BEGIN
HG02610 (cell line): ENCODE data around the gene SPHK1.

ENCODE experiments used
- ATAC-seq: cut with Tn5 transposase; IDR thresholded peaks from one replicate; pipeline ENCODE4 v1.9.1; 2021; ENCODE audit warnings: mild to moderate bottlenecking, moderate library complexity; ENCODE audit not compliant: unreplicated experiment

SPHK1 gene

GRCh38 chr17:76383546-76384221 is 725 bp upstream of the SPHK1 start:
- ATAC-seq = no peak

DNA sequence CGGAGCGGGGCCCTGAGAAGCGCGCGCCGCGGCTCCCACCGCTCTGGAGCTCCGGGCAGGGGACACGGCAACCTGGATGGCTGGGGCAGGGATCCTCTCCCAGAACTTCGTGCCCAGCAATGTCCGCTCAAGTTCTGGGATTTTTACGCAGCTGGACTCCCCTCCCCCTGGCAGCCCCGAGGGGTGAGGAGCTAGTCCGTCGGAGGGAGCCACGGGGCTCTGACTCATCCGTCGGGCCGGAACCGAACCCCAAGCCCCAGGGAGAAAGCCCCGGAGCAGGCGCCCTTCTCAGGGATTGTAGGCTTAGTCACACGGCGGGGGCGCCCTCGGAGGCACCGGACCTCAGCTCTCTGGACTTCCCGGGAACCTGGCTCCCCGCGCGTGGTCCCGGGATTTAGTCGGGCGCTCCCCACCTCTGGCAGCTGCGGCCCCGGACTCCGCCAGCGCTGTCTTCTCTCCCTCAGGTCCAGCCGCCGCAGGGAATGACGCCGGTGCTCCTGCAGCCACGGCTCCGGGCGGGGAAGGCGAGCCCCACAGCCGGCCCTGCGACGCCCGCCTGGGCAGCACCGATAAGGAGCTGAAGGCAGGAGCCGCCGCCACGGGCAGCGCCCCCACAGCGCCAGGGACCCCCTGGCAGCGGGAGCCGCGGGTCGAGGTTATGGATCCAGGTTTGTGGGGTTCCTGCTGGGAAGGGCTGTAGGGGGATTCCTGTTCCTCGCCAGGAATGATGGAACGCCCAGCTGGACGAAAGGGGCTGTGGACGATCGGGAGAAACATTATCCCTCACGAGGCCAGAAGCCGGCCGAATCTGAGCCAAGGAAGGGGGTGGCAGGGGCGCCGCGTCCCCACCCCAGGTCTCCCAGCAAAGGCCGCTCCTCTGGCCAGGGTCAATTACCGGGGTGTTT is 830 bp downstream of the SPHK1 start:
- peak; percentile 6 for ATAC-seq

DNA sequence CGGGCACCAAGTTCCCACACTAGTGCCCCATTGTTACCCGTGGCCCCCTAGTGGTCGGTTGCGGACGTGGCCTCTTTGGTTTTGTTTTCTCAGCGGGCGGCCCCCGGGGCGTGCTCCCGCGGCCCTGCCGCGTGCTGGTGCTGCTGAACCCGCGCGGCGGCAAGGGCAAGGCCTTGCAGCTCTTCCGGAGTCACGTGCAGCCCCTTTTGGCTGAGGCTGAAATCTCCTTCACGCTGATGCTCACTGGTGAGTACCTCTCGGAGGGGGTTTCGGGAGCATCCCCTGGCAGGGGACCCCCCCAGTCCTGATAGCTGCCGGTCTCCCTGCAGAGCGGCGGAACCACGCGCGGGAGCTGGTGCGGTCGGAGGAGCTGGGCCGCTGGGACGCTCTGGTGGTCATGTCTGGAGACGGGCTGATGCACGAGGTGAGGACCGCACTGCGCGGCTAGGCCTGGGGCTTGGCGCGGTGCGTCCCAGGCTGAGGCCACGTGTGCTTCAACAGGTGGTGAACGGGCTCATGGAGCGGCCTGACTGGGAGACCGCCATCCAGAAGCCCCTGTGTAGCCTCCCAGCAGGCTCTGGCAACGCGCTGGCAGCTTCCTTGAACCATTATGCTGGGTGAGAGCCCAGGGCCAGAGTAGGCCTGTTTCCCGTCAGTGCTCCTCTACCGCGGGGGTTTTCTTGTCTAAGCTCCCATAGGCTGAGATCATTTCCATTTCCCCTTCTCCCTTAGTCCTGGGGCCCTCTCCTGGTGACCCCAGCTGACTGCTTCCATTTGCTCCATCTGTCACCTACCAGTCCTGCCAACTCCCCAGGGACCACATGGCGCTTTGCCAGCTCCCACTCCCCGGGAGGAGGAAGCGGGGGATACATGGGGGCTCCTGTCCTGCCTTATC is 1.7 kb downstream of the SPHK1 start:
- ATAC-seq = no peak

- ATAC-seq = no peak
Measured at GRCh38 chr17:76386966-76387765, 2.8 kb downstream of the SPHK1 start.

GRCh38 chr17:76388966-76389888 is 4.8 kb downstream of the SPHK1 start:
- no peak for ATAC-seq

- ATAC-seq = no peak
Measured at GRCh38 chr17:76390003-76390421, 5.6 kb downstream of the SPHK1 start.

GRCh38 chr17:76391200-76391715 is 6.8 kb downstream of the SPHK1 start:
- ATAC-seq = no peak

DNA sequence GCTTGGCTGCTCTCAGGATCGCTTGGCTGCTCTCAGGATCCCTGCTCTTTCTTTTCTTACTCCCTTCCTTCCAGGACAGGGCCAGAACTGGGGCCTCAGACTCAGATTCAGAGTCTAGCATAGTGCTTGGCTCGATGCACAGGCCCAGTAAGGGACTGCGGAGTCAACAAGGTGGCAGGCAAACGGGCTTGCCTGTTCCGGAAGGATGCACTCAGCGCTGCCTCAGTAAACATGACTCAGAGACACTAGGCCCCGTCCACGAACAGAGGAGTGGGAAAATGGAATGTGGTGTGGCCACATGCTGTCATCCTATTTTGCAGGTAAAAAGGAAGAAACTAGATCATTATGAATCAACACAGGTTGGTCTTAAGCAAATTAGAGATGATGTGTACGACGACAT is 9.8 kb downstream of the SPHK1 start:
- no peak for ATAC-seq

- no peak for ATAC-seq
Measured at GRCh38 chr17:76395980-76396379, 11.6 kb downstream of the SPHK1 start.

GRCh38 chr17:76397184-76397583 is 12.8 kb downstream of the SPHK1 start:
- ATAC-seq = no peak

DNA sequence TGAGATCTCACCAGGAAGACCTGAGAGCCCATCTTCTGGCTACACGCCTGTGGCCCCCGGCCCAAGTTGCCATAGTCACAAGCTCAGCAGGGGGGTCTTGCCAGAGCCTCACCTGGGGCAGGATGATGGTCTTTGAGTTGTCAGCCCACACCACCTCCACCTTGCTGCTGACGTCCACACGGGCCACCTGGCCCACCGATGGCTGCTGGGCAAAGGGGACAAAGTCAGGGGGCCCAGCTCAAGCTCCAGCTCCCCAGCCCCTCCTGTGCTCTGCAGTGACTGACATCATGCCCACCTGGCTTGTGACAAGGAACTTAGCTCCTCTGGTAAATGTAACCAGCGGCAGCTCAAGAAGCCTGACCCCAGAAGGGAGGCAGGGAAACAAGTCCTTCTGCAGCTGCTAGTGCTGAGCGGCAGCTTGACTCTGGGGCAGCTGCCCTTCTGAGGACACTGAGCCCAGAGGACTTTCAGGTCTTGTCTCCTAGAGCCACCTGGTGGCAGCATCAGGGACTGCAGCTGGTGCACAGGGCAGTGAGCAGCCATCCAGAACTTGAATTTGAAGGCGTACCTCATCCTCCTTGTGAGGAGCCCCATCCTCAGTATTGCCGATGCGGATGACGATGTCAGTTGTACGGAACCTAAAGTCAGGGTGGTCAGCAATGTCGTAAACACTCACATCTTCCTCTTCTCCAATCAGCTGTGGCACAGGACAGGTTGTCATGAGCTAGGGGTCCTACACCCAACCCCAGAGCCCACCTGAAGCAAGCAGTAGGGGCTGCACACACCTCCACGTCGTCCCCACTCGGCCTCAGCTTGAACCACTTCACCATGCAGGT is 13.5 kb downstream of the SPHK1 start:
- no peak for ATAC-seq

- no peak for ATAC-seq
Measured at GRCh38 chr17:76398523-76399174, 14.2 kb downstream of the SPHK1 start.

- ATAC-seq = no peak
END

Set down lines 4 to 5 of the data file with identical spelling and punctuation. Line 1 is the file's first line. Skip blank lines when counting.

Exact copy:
SPHK1 gene

GRCh38 chr17:76383546-76384221 is 725 bp upstream of the SPHK1 start: